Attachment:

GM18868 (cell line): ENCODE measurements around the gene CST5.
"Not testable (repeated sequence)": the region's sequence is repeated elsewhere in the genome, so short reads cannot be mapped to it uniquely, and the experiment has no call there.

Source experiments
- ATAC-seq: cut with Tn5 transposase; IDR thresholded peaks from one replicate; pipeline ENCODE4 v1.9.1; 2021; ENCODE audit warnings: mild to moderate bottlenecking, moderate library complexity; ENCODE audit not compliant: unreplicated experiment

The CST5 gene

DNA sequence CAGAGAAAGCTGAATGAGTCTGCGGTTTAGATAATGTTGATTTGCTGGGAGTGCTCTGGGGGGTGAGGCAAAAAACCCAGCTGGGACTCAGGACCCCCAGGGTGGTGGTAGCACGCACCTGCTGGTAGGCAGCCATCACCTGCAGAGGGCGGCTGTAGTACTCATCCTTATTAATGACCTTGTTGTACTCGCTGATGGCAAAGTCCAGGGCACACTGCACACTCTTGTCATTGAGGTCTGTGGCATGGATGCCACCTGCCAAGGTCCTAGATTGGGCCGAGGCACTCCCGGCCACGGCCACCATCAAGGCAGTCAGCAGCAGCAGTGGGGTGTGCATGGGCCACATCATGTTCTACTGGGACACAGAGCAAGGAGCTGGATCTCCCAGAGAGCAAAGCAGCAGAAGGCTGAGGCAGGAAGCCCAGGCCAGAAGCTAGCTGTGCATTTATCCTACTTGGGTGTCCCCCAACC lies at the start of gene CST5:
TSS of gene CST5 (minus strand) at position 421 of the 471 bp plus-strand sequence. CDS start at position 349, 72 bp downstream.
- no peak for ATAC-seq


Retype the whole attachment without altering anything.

GM18868 (cell line): ENCODE measurements around the gene CST5.
"Not testable (repeated sequence)": the region's sequence is repeated elsewhere in the genome, so short reads cannot be mapped to it uniquely, and the experiment has no call there.

Source experiments
- ATAC-seq: cut with Tn5 transposase; IDR thresholded peaks from one replicate; pipeline ENCODE4 v1.9.1; 2021; ENCODE audit warnings: mild to moderate bottlenecking, moderate library complexity; ENCODE audit not compliant: unreplicated experiment

The CST5 gene

DNA sequence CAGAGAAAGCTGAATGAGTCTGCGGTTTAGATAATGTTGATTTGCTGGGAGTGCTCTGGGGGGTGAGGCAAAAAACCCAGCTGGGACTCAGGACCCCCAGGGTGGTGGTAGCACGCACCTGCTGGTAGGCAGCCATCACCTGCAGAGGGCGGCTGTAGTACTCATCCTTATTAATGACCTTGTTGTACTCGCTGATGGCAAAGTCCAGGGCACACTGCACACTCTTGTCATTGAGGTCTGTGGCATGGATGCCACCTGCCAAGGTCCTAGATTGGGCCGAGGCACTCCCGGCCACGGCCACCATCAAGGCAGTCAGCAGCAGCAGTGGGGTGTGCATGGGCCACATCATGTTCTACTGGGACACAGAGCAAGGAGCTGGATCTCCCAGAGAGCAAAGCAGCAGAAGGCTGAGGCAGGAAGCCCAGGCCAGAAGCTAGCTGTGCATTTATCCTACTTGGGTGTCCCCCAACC lies at the start of gene CST5:
TSS of gene CST5 (minus strand) at position 421 of the 471 bp plus-strand sequence. CDS start at position 349, 72 bp downstream.
- no peak for ATAC-seq